CTS Eventim announces plans for new arena in Milan
German live entertainment giant CTS Eventim has announced plans to build a new multi-purpose arena in Milan, northern Italy.
Scheduled for completion in 2025, the 16,000-capacity MSG (Milano Santa Giulia) arena will be one of the largest in Italy and will also include an outdoor area of more than 10,000 square metres for open-air events.
Construction is due to begin in autumn 2022 and investment over the duration of the project will amount to around €180 million.
Initially, the arena – part of the Milano Santa Giulia urban development project – will be used for the 2026 Winter Olympic and Paralympic games after which CTS will continue to operate it.
The venue will compete with Oak View Group and Live Nation’s Santa Giulia Arena – which will also be utilised in the Olympics – as well as the 12,700-seat Mediolanum Forum in Assago, near Milan, which has served the city since 1990 and is one of two Italian members of the European Arena Association (EAA).
“Our new arena in Milan will be a must-play for all major tours”
An older open-air venue, the 10,000-capacity Arena Civica, which opened in 1807, is also capable of hosting concerts, as is the 80,000-cap. San Siro stadium.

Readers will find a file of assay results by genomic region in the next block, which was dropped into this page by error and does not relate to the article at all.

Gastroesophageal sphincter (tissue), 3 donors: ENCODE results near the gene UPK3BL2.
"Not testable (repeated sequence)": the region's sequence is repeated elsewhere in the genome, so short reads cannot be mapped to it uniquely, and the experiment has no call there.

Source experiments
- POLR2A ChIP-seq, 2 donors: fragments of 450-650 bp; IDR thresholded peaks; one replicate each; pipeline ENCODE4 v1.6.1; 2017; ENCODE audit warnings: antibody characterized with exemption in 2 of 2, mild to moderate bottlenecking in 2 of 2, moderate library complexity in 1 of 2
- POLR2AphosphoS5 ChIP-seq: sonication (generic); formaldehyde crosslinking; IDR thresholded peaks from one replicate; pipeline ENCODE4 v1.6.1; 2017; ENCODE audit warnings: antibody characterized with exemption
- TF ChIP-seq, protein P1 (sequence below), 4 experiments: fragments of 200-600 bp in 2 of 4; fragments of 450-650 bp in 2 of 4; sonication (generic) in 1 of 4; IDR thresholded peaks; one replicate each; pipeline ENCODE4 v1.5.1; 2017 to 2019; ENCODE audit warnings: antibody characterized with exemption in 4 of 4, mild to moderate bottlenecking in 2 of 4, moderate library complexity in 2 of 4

Klaus-Peter Schulenberg, CEO of CTS Eventim, says: “Our work as venue operators is one of the outstanding success stories of CTS Eventim. We are very much looking forward to this new project, which will enable us to bring our expertise in the management of top international venues and the live entertainment business to bear.
“Our new arena in Milan will be a must-play for all major tours, and we will also be able to offer top events from the Eventim portfolio to the region around Milan and beyond in our own arena through the four Italian promoters in our Eventim Live promoter network. This is another excellent addition to our value chain.”
CTS Eventim’s venue portfolio also includes the Lanxess Arena (cap. 18,000) in Cologne, the KB Hallen (4,500) in Copenhagen, the Waldbühne (22,290) in Berlin and the Eventim Apollo (2,500) in London.
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